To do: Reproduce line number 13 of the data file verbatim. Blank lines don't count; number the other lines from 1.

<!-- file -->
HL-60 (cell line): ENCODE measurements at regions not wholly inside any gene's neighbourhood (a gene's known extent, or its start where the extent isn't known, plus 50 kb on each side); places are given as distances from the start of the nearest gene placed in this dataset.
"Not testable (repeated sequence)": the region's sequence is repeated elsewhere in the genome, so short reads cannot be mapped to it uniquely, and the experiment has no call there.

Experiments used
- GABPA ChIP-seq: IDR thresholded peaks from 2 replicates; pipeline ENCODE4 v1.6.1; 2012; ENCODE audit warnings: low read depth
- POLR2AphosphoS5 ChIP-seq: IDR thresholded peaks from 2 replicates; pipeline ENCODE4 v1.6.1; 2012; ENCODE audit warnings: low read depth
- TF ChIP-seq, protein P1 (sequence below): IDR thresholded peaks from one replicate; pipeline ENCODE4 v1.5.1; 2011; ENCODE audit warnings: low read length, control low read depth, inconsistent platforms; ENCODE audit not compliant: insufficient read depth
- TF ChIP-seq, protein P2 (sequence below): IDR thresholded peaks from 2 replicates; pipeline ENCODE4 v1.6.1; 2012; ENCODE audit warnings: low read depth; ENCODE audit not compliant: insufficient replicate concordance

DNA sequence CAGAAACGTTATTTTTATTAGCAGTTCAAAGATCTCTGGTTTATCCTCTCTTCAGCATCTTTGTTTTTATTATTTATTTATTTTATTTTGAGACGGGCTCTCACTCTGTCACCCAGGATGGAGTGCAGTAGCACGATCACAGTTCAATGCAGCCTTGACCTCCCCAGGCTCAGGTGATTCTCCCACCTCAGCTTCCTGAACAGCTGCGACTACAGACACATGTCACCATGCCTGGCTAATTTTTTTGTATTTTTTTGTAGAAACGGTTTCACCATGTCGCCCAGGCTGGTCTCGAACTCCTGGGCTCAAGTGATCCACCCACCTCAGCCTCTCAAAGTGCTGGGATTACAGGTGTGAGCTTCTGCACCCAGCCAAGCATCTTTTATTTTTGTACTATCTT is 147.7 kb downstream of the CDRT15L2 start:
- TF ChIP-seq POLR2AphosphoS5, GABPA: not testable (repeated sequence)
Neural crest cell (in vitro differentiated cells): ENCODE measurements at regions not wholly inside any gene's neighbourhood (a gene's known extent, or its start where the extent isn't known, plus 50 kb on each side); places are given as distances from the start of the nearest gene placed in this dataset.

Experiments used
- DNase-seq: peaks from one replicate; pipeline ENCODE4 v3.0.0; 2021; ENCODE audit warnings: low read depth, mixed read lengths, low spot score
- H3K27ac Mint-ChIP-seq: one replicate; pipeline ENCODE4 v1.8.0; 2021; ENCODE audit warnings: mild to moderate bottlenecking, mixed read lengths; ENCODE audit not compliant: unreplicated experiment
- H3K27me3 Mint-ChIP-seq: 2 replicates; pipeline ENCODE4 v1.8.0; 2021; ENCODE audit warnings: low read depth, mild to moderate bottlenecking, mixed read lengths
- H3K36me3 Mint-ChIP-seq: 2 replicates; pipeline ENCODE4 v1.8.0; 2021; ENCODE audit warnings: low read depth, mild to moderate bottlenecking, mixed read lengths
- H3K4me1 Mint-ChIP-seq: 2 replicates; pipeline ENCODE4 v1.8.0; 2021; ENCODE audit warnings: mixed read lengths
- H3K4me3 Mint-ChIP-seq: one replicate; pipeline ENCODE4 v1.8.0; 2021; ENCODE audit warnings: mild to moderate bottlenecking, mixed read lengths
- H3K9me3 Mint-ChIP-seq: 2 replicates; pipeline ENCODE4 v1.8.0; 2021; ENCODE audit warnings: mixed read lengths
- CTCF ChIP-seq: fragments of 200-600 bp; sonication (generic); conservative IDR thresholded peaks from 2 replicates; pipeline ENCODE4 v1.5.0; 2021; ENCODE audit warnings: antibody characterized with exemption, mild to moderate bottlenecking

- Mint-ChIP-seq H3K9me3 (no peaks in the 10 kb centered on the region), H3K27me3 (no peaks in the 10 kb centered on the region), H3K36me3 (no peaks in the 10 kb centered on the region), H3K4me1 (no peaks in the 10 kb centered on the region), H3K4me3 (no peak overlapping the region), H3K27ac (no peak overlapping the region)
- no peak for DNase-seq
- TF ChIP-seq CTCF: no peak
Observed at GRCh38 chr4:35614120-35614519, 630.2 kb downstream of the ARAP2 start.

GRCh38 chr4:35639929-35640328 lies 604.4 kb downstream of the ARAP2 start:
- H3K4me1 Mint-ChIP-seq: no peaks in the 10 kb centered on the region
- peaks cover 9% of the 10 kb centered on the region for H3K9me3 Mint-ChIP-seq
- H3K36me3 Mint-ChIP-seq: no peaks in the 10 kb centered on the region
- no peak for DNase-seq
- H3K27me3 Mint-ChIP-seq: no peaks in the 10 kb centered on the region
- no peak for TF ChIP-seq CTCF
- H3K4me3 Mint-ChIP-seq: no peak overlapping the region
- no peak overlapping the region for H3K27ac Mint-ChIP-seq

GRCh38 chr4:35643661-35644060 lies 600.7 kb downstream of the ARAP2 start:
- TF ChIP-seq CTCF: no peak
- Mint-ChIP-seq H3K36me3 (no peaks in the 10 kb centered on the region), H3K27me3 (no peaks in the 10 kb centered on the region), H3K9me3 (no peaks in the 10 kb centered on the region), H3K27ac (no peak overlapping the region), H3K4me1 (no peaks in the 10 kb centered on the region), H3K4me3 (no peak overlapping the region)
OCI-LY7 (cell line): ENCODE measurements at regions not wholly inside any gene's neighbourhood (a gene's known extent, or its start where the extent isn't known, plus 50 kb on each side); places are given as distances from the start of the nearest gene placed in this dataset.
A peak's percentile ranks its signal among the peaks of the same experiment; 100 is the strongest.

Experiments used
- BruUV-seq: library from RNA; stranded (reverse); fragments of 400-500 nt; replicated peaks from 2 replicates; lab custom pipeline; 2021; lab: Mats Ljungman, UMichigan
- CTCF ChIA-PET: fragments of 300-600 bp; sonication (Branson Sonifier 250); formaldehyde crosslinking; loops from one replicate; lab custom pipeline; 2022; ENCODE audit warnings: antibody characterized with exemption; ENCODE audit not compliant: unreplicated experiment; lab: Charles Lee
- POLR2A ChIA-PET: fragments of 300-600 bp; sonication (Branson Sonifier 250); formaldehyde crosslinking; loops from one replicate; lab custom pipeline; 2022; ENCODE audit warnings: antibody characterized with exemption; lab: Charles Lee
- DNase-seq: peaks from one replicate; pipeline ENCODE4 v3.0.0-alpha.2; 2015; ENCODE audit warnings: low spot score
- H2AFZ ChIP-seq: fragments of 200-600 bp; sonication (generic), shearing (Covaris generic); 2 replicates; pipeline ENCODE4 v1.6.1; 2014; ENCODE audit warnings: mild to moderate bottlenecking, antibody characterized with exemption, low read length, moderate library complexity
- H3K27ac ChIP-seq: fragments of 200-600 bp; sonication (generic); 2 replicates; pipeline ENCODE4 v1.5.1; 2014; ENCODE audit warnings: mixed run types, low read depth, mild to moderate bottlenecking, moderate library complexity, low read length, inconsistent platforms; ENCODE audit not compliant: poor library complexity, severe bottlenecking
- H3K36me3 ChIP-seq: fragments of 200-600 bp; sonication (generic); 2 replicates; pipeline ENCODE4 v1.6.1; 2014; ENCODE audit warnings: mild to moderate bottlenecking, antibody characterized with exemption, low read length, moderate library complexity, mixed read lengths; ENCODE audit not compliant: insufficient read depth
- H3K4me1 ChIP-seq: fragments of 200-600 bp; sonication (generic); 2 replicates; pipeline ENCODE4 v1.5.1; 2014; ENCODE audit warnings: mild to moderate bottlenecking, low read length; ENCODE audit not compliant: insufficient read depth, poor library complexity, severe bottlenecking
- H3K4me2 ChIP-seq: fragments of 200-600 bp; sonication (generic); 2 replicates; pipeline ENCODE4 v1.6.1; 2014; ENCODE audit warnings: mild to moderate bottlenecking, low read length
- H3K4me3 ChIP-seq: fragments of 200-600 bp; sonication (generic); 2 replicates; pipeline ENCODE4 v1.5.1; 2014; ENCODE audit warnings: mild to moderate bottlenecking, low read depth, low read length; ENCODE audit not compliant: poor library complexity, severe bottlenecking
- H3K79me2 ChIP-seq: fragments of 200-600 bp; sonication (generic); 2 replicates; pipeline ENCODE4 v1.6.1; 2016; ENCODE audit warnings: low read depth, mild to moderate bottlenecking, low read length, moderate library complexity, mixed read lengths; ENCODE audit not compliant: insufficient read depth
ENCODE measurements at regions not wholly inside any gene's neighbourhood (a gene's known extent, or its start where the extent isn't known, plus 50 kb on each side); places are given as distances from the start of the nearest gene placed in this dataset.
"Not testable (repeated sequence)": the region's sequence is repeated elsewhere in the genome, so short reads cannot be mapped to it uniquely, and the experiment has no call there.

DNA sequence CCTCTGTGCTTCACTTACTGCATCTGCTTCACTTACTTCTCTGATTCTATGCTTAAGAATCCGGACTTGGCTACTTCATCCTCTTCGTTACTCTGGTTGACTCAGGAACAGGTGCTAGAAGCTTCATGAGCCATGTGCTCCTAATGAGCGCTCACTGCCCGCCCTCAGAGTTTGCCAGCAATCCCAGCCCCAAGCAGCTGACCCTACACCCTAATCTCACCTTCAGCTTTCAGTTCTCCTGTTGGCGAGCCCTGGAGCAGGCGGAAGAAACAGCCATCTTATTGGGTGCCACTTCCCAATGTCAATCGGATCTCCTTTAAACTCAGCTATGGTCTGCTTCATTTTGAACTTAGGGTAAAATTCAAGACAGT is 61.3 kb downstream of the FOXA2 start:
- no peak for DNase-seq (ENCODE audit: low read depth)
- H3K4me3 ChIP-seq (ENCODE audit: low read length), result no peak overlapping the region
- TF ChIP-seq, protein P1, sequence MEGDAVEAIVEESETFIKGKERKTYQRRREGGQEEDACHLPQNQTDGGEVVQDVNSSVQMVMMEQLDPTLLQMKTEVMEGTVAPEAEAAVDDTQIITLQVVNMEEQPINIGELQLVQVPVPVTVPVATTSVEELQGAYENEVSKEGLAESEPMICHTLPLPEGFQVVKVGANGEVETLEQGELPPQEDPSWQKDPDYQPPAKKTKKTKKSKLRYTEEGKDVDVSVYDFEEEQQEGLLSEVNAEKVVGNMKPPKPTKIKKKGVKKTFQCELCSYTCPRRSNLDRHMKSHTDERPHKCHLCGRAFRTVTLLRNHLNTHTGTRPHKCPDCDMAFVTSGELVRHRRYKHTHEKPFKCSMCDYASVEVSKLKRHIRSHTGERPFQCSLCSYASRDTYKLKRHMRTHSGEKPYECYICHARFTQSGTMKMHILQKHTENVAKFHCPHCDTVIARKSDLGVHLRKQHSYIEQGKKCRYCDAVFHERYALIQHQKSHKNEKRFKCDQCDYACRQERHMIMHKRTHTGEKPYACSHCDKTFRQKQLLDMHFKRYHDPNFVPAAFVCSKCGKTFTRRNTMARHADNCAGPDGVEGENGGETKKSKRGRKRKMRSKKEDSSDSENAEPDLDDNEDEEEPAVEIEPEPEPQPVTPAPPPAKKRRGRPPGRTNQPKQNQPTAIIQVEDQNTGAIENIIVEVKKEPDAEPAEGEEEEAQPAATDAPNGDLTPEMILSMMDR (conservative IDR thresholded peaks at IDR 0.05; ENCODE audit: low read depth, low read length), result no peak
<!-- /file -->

- H3K27ac Mint-ChIP-seq: one replicate; pipeline ENCODE4 v1.8.0; 2021; ENCODE audit warnings: mild to moderate bottlenecking, mixed read lengths; ENCODE audit not compliant: unreplicated experiment